Reuters — U.S. farm equipment maker Deere and Co. on Friday boosted its sales outlook for fiscal 2018, citing strengthening conditions in agricultural and construction markets, sending its shares higher.
For the past four years, Deere has been battling weak demand for farm equipment as a global grain glut pushed down prices, sending U.S. farm incomes plunging.
Yet, it expects higher demand for large agricultural equipment to lift industry sales in the U.S. and Canada, the company’s biggest market, by 10 per cent during the year.
“Despite rangebound commodity prices, the industry is experiencing stronger replacement demand,” said Brent Norwood, manager investor communications at Deere.
Higher housing starts in the U.S. and increased activity in the oil and gas sector are projected to boost global construction equipment sales by 80 per cent in fiscal 2018.
The Moline, Illinois-based company now expects full-year sales to be up 29 per cent from a year ago, a seven-percentage-point increase from its previous estimate, helped by its acquisition of Germany’s Wirtgen Group last year and a favourable currency effect.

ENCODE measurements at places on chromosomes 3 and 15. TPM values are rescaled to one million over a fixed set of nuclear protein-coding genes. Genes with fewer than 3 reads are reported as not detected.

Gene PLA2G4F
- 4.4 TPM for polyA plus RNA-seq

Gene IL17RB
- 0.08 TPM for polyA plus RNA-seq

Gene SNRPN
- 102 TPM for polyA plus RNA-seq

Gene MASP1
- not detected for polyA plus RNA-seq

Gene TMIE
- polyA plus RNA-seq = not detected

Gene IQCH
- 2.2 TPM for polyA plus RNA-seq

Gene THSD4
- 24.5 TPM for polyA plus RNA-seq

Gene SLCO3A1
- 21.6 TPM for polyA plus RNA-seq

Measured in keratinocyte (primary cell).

Equipment sales in the second quarter are expected to increase by 30-40 percent.
However, Deere cut the full-year net income estimate to $2.1 billion, from $2.6 billion earlier, on U.S. tax reform-related adjustments of $750 million (all figures US$). Adjusted net earnings for the year are projected to be $2.85 billion.
Supply chain bottlenecks
Deere’s robust sales guidance comes weeks after Caterpillar’s upbeat earnings, which benefited from a strong global economy, particularly strength in the U.S.
But strengthening demand is also causing supply constraints. Delays in shipping products to dealers hemmed in sales growth in the fiscal first quarter ended Jan. 28 at 27 per cent, below earlier guidance of 38 per cent.
Deere hopes to fix the bottlenecks by the third quarter.
It forecast a five per cent year-on-year drop in U.S. net farm cash income this year. But the projected decrease is smaller than earlier estimated.
Declining incomes are weighing on demand for large tractors, which Deere said remains well below mid-cycle levels.
The company swung to a net loss of $535.1 million, or $1.66 per share, including a $965 million charge related to U.S. tax reform in the first quarter. Adjusted net income was $430.0 million, or $1.31 per share.
— Reporting for Reuters by Rajesh Kumar Singh.